Correlation of cell surface properties of industrial yeast strains to their functional role in fermentation

A. Nayyar, A. K. Adya, G. Walker, E. Canetta, F. Wardrop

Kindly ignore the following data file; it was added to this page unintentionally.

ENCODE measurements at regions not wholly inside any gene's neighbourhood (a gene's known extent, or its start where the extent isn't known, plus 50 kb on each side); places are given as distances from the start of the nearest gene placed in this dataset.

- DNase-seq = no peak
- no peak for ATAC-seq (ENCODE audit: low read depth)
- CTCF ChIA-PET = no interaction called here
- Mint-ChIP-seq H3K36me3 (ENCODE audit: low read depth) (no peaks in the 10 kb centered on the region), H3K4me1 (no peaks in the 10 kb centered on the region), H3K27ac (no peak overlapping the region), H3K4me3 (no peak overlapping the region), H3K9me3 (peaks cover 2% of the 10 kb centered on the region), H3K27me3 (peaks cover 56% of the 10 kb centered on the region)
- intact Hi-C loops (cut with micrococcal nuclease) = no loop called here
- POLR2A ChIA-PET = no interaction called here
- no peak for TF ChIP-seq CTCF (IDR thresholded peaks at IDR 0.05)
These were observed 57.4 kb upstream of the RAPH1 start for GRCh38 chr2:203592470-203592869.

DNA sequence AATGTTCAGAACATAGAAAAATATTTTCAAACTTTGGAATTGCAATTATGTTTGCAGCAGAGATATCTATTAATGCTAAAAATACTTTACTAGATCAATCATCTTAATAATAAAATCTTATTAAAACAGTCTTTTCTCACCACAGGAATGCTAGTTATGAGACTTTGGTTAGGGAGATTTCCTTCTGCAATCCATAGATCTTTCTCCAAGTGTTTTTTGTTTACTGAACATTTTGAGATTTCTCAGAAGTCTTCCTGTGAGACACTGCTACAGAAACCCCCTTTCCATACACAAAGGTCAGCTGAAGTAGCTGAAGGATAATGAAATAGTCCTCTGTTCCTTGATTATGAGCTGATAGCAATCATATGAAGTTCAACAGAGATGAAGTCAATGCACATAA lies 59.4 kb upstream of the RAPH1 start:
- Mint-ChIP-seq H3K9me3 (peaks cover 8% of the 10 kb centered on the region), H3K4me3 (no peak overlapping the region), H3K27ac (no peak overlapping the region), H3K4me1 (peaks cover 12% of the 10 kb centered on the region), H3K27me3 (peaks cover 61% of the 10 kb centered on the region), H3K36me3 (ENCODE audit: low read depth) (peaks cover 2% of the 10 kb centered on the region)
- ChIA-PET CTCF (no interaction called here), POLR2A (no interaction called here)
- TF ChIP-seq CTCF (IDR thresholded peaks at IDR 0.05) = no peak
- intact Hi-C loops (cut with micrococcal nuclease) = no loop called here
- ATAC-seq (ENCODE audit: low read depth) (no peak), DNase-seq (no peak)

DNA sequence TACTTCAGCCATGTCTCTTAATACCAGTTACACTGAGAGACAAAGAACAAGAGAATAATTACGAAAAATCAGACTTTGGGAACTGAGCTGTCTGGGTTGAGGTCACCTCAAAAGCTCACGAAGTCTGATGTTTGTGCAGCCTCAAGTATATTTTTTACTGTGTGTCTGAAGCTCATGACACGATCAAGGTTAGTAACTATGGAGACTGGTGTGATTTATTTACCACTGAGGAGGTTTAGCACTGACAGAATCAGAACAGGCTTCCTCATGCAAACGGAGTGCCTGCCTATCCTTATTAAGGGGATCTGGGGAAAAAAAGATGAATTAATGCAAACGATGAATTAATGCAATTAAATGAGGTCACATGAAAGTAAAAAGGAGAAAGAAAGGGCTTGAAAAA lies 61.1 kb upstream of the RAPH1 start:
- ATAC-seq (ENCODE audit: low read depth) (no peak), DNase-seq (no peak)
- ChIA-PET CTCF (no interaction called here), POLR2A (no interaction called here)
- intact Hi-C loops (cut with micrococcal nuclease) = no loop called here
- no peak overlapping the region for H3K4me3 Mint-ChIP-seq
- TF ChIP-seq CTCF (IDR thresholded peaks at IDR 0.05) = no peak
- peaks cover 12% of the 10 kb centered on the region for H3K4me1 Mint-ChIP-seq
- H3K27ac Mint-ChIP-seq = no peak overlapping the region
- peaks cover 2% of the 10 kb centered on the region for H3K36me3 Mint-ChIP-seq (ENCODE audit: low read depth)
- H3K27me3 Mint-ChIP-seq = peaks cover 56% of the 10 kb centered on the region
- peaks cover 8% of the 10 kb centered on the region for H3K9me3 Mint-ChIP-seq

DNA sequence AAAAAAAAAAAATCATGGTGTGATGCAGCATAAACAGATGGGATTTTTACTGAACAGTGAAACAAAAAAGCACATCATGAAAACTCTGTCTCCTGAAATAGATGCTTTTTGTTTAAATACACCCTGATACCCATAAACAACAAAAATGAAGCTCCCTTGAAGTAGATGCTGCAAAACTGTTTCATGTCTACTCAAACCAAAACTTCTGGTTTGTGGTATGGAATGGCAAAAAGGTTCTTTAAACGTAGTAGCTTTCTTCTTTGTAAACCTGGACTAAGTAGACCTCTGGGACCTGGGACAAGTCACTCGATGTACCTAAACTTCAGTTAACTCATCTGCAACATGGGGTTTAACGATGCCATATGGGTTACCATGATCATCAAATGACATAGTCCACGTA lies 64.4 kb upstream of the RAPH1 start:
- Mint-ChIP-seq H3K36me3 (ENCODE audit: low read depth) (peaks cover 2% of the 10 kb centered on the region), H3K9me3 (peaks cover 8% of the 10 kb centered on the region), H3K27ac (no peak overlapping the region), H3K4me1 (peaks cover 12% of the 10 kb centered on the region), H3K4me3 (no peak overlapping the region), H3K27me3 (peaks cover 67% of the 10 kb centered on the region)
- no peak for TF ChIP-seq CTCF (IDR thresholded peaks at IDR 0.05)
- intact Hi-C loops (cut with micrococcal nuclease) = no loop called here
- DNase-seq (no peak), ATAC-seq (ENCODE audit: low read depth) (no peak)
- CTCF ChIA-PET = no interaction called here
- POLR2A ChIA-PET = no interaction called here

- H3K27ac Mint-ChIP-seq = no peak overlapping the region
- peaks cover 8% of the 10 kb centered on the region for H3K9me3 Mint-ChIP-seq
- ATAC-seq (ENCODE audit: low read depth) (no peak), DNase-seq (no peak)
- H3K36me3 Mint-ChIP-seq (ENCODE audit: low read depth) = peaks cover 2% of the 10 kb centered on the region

Research output: Contribution to conferencePoster

    Abstract